Welcome to Wilcox County Georgia...
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Georgia's 126th county, Wilcox County comprises 380
square miles and was created in 1857 in the central
part of the state from Dooly, Irwin, and Pulaski
counties. Later, parts of Wilcox County were used to
create Turner (1905) and Ben Hill (1906) counties.
Historians disagree about the origin of Wilcox
County's name, some claiming that it is named after
General Mark Willcox, a soldier in the Indian Wars
who later served in the Georgia General Assembly,
and others believing that it is named for his
father, Captain John Willcox. Hernando de Soto is
believed to have discovered the Ocmulgee River, in
the area that became Wilcox County, in 1540. The
area's first inhabitants were Creek Indians who
signed treaties in the first two decades of the
nineteenth century, forfeiting their land. The first
settlers came from neighboring counties and states
during the late eighteenth and early nineteenth
centuries. Much of the land was virgin pine forest.
Many settlers lived first by subsistence farming and
hunting and moved later into cattle ranching after
establishing their homesteads. Eventually, settlers
produced cotton and fruit, as well as cattle, for
The county seat is Abbeville, established in 1858 but not incorporated until 1883. Its location, near the eastern boundary of Wilcox County, was reportedly chosen because David Fitzgerald donated sixty acres there for use as a county seat. A courthouse was built in 1858, and the town subsequently developed around it. In response to complaints that the seat of government was not centrally located, county taxpayers were invited by the state assembly to challenge the eastern location, but no one came forth. The old courthouse remained in use until 1903, when the brick structure that still serves today was completed. A large wild hog population in Abbeville led to its nickname, the "Wild Hog Capital of Georgia," and the town hosts an annual Ocmulgee Wild Hog Festival.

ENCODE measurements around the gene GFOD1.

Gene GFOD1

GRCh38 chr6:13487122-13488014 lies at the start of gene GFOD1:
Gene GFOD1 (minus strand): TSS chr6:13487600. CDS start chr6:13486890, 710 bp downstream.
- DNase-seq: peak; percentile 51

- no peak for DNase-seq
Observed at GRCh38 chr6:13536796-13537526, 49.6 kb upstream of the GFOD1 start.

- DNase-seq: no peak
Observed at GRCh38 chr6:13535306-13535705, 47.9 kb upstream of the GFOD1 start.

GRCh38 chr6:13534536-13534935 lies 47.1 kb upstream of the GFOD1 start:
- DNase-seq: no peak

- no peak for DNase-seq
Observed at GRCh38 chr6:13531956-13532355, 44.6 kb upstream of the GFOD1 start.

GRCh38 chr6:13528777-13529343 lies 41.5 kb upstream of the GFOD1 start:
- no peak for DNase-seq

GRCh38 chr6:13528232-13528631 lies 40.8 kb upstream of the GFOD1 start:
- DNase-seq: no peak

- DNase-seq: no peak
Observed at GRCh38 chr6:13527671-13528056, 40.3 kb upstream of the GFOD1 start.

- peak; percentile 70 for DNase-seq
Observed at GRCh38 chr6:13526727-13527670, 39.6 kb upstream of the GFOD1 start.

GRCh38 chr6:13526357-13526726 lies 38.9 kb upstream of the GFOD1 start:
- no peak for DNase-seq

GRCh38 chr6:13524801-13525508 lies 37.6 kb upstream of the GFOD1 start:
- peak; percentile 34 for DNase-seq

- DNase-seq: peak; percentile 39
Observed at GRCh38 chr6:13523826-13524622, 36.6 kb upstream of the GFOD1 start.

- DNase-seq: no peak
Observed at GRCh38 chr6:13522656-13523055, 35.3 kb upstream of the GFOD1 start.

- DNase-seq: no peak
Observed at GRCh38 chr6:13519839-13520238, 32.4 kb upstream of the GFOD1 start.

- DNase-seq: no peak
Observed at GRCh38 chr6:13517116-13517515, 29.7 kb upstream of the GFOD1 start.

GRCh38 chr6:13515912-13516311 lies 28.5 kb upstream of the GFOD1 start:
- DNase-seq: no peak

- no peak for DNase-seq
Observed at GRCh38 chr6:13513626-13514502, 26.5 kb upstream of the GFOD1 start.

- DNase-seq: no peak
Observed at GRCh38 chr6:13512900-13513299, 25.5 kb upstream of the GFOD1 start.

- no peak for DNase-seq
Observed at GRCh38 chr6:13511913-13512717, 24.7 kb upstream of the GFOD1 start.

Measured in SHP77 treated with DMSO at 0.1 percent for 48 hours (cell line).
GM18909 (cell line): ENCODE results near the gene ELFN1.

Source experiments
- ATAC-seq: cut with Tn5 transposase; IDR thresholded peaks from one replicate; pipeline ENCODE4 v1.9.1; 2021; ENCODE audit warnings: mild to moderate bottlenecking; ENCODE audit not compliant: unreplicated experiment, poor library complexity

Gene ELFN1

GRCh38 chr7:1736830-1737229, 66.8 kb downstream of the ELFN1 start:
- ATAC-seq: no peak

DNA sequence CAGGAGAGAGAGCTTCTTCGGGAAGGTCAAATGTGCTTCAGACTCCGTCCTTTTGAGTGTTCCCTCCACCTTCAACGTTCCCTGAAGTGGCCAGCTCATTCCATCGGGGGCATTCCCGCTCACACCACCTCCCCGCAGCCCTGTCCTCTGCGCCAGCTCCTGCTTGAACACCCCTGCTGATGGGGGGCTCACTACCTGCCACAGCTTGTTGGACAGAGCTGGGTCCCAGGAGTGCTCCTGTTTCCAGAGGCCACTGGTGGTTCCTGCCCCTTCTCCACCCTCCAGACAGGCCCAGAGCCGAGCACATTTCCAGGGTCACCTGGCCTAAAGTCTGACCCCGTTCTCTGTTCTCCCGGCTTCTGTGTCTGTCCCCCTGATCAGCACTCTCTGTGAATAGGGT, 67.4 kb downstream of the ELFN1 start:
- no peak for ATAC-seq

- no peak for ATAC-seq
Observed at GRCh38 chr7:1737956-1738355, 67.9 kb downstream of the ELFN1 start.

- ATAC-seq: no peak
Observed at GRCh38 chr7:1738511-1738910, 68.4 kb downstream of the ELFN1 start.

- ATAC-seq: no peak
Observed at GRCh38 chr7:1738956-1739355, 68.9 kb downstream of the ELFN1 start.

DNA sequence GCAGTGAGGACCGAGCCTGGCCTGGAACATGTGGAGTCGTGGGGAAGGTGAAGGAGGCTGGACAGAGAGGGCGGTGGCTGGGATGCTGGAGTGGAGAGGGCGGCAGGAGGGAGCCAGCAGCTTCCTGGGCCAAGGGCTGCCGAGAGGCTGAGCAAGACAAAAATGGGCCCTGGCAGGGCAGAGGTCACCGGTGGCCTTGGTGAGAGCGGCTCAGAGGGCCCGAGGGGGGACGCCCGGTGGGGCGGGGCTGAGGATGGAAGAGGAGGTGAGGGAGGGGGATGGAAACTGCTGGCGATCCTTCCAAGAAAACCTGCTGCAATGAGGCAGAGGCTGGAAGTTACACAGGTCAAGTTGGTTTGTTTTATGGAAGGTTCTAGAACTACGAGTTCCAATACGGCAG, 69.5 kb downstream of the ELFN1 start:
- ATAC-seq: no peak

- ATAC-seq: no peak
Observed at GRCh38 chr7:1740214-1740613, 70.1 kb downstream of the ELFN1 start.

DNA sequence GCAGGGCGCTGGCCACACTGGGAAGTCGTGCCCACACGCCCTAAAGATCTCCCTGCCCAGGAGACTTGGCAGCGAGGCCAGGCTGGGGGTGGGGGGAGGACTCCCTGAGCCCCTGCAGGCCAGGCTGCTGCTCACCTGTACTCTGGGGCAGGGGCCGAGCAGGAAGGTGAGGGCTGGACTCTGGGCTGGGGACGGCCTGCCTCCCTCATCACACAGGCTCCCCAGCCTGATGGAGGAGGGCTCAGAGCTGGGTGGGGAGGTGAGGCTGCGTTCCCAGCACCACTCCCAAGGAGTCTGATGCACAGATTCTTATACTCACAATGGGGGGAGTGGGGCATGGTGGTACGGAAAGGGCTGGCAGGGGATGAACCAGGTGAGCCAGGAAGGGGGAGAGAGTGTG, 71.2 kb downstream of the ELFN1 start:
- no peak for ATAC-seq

Wilcox County was relatively young when the Civil War (1861-65) began, but its citizens supported the war effort by sending their sons and husbands to fight. Confederate president Jefferson Davis camped on May 8, 1865, at Abbeville during his flight through Wilcox County at the end of the war, two nights before his capture by Union forces in Irwinville.